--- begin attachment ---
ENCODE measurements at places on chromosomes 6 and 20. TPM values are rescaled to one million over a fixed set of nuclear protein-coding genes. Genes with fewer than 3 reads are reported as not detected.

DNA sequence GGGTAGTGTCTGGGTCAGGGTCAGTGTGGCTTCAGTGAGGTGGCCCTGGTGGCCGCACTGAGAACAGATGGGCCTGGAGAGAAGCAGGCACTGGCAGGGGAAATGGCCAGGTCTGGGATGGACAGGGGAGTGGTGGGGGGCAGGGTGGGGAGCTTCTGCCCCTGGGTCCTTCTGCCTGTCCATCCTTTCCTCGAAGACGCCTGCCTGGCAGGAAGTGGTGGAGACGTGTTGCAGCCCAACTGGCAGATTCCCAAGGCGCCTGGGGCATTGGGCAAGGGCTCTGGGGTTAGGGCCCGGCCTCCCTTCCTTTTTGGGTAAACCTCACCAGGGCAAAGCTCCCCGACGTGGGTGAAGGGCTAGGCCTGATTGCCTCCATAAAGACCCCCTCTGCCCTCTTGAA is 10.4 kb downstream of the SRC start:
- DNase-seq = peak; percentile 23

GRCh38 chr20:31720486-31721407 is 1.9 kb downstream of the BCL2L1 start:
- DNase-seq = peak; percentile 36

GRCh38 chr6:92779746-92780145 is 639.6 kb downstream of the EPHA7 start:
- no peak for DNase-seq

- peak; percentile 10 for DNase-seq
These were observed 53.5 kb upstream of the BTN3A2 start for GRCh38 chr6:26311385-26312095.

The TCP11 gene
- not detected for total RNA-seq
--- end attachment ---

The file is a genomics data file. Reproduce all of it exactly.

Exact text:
ENCODE measurements at places on chromosomes 6 and 20. TPM values are rescaled to one million over a fixed set of nuclear protein-coding genes. Genes with fewer than 3 reads are reported as not detected.

DNA sequence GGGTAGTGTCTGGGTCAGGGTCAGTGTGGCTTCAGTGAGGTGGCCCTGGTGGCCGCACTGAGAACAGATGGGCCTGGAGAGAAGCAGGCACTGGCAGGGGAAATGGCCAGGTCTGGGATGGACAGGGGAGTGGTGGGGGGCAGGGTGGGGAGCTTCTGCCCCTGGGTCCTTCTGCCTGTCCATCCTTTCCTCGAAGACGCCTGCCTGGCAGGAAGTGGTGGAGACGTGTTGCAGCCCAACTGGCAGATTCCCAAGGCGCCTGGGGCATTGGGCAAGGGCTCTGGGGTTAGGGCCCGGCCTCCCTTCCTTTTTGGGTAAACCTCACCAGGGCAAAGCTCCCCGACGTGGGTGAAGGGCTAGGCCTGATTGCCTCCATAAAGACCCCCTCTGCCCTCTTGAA is 10.4 kb downstream of the SRC start:
- DNase-seq = peak; percentile 23

GRCh38 chr20:31720486-31721407 is 1.9 kb downstream of the BCL2L1 start:
- DNase-seq = peak; percentile 36

GRCh38 chr6:92779746-92780145 is 639.6 kb downstream of the EPHA7 start:
- no peak for DNase-seq

- peak; percentile 10 for DNase-seq
These were observed 53.5 kb upstream of the BTN3A2 start for GRCh38 chr6:26311385-26312095.

The TCP11 gene
- not detected for total RNA-seq